By Peter Hancock
March 8, 2016

Hundreds of millions of dollars that flow through state coffers each year that are earmarked for children’s programs, highways and economic development would no longer have that legal protection, under a bill being considered in the Kansas Senate.

Instead, those funds that come from tobacco settlement money, the state lottery, sales taxes and other sources would all be folded into the state general fund so lawmakers could spend them as they wish, or use them as a regular way to close what have now become routine budget shortfalls.

Kansas Budget Director Shawn Sullivan said one of the main reasons that Gov. Sam Brownback’s administration is asking for the bill is to quiet the criticism that’s often heard when money from those funds, particularly the highway fund, is “swept” into the general fund to fill in budget gaps.

Kansas Budget Director Shawn Sullivan says eliminating special revenue funds will increase transparency over how those monies are used and deflect criticism whenever the administration “sweeps” those funds to balance the state budget.

“This is taxpayer money,” Sullivan said. “This is not in some sort of special ‘Bank of KDOT.’ I think we need to work to get rid of that particular language, and I think something like this would assist with that.”

Starting in July 2018, Senate Bill 463 would end the automatic transfer of more than $500 million a year in sales tax money into the state highway fund in the Kansas Department of Transportation.

“The way that we do it now (implies) that sales tax money is KDOT’s money, but it’s taxpayer money,” he said.. “It is not the motor fuel taxes or gas taxes that have to stay in the highway fund.”

It would also eliminate four other special revenue funds that receive dedicated revenue:

• The Kansas Endowment for Youth, or KEY, fund and the Children’s Initiative Fund, two related funds that receive about $50 million to $60 million a year from the state’s share of tobacco settlement money. And while the Children’s Cabinet, which now supervises those funds, would continue to exist, its role would change so that it would only recommend appropriations up to $50 million a year for children’s programs.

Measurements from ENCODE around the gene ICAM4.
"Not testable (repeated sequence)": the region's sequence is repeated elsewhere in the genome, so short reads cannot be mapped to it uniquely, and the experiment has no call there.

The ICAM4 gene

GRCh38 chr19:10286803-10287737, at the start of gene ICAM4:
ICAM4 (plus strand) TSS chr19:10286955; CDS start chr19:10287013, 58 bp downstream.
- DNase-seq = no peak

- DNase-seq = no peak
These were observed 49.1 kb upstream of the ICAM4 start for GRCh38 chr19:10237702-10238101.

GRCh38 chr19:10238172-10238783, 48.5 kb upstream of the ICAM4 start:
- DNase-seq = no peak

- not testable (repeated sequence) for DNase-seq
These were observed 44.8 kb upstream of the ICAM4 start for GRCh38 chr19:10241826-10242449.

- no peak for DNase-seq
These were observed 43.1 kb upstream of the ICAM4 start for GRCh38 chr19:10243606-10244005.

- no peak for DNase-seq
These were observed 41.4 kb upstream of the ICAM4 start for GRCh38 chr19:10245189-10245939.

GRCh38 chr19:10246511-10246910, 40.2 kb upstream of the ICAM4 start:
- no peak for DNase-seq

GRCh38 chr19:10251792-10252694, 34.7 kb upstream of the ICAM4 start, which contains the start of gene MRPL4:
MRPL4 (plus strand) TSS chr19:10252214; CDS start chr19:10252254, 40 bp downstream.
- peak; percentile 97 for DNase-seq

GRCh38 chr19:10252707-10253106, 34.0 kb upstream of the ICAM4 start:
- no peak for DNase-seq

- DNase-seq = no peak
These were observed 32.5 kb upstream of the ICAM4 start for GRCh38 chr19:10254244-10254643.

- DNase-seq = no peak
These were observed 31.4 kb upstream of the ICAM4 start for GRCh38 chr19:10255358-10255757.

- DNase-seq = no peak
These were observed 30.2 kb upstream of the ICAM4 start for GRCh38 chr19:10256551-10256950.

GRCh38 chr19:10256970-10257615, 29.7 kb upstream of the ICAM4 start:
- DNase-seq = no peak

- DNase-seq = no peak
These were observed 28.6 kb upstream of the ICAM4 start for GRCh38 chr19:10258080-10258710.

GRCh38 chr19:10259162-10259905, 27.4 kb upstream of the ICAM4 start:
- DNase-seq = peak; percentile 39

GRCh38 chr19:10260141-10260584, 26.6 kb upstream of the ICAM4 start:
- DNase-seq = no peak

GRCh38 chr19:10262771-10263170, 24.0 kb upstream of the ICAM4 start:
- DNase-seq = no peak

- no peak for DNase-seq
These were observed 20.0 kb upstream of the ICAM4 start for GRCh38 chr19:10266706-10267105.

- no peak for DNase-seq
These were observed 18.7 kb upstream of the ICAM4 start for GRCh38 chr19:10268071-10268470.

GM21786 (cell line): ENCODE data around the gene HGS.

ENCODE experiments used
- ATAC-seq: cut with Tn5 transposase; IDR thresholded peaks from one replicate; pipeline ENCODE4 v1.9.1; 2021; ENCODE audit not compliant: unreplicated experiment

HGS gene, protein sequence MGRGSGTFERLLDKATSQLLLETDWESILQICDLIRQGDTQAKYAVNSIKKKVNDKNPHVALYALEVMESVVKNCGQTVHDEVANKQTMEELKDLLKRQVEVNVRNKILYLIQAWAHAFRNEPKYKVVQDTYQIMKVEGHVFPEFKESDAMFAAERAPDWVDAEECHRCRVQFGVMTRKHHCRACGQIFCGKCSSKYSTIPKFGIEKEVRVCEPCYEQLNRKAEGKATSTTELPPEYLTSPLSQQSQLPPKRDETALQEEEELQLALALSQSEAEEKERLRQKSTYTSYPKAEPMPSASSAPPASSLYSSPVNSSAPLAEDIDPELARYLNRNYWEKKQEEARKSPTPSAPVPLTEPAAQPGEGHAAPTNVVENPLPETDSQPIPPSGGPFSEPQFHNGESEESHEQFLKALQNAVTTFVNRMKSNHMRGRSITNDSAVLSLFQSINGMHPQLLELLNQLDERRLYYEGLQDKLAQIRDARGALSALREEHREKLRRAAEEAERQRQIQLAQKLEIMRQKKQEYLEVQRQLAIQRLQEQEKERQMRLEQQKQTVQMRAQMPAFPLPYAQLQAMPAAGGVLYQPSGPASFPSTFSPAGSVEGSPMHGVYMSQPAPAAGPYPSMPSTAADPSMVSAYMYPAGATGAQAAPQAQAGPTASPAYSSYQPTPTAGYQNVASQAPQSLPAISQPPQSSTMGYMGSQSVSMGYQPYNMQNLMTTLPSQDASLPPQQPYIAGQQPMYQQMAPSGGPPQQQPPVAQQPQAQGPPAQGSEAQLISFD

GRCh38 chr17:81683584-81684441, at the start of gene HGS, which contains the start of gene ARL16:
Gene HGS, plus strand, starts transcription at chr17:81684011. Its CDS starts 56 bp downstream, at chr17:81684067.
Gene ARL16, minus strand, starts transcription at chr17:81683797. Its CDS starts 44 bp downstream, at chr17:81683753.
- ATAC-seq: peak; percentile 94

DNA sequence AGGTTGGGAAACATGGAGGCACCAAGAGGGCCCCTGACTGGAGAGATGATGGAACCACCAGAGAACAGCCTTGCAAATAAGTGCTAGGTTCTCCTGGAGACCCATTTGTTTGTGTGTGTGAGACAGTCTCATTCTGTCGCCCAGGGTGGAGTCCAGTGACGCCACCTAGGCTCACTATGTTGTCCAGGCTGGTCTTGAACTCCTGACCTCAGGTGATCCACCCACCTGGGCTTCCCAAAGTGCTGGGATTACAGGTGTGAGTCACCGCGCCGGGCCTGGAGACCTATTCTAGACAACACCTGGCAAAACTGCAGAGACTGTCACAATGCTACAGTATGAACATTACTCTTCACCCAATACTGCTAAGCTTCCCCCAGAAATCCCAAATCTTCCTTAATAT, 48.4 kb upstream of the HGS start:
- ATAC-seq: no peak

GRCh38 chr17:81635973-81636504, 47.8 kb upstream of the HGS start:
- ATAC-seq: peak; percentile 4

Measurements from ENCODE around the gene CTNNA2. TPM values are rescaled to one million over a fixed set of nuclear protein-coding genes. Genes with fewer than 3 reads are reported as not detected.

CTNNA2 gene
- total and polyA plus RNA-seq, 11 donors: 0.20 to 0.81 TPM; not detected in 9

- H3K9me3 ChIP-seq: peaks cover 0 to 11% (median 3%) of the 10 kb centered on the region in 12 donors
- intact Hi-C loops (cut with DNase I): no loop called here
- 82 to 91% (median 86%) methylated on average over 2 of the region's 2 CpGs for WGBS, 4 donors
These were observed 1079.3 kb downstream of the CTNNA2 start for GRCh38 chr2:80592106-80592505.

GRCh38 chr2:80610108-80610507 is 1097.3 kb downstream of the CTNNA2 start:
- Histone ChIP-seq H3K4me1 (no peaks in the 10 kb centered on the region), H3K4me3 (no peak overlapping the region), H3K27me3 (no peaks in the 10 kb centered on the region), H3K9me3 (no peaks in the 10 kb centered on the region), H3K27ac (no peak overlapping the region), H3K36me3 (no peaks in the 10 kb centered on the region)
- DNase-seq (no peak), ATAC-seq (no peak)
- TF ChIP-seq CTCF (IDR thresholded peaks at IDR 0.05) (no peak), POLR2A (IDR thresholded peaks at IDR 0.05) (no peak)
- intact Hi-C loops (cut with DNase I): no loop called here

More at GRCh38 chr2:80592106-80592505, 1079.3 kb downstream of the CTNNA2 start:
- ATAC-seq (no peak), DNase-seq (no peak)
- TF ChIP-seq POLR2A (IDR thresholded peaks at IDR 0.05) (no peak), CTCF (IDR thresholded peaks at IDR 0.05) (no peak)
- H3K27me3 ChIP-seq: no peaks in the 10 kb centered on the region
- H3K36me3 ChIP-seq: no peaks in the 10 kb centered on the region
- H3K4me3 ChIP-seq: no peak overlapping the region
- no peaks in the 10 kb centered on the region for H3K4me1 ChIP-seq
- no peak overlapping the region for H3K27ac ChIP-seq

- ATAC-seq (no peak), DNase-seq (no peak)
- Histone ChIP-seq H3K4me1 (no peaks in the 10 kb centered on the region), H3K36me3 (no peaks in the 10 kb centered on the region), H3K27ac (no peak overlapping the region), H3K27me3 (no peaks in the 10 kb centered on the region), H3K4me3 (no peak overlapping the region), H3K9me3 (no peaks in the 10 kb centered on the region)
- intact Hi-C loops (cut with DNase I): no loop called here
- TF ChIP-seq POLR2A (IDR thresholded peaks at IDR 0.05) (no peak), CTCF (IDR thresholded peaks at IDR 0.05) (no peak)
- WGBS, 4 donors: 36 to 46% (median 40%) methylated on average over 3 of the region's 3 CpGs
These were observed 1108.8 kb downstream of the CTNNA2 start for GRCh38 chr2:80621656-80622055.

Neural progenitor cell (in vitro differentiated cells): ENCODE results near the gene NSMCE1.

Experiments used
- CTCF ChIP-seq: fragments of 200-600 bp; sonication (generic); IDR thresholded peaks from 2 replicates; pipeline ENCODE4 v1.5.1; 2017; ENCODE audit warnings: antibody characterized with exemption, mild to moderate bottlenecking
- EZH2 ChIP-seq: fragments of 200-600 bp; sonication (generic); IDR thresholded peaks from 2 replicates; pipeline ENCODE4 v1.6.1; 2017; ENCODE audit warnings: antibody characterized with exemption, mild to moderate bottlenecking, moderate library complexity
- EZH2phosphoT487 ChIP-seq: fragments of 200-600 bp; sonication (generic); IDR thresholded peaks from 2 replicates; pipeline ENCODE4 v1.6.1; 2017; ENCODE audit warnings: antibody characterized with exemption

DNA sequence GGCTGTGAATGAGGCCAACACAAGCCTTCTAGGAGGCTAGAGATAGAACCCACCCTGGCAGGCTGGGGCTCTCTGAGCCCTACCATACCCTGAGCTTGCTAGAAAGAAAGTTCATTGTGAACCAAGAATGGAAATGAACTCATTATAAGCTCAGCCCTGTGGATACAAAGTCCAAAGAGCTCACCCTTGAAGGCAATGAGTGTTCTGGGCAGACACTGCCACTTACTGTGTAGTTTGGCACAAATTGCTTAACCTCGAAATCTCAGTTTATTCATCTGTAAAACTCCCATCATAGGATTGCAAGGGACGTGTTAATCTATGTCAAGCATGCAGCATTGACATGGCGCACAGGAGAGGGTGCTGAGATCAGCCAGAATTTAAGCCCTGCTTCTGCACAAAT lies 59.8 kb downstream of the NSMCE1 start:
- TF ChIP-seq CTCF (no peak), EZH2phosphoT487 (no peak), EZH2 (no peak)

• The Economic Development Initiatives Fund, which receives more than $20 million a year in state Lottery proceeds.

• And the Expanded Lottery Act Revenue Fund, which takes in about $82 million a year from casino gaming in Kansas.

Sen. Ty Masterson, R-Andover, who chairs the Senate Ways and Means Committee, said that when the governor or the Legislature takes money out of the highway fund to balance the budget, “it’s looked at as theft.” But if the money were given directly to the general fund in the first place, and the Legislature then appropriates what it thinks is needed in the highway fund, then it would be viewed as normal.

“It’s certainly hard to report on from a newspaper or TV perspective,” he said. “That in effect creates the deception to the public.”

Sen. Marci Francisco, D-Lawrence, asks questions during a hearing on a bill to fold several special-purpose funds into the state general fund.

But several organizations that rely on funding from those dedicated funds testified against the bill, arguing that it would put funding for those programs in jeopardy.

Erick Vaughn, executive director of the Kansas Head Start Association, said merging the tobacco settlement money into the general fund could put future funding for early childhood education programs at risk.

“There is no guarantee that future legislatures will appropriate money from the state general fund for early childhood programs,” he said. Setting aside tobacco settlement dollars in the KEY fund and the CIF designates them for their intended purpose.”

Masterson took exception to that argument, saying legislators are elected by voters to make decisions about how money is spent.

But Vaughn fired back, saying he believes there is another motivation for the bill.

“The elephant that’s not being talked about in the room is the decreased revenues and needing to fill that hole,” he said.

Masterson quickly interrupted, though, saying, “That’s your perception, that it’s somehow a drive toward revenues to fill a hole. That’s not what the bill does.”

Shannon Cotsoradis, president and CEO of Kansas Action for Children, which advocates for children’s program funding, said she believes the administration’s real aim is to go even further, and includes plans to sell off the state’s future share of tobacco settlement money for a one-time payment, a process known as “securitization.”

“It’s my understanding that a proposal has been developed to sell our tobacco settlement proceeds for $400 million, forfeiting the entire revenue stream upon which our entire early childhood system rests, at a time the state can least afford to pick up the tab for those programs,” she said.

Asked later about that comment, Sullivan confirmed that the administration had received a presentation about securitizing the state’s future tobacco settlement payments, as 20 other states have done.

“But that doesn’t mean we’re going to do it,” he said.

Meanwhile, Travis Stryker, of the Kansas Society of Professional Engineers, said he feared the bill would threaten funding for the Kan-Grow Engineering Fund, which distributes $10.5 million in casino revenues each year evenly between Kansas University, Kansas State University and Wichita State University for their engineering programs.

“It is essential Kansas has programs in place to create and retain a professional workforce,” he said. The engineering program plays a substantial part in the future of our state.”

The committee only heard testimony on the bill Tuesday. Masterson did not indicate when the committee might vote on the bill.

Read more from the Lawrence Journal World.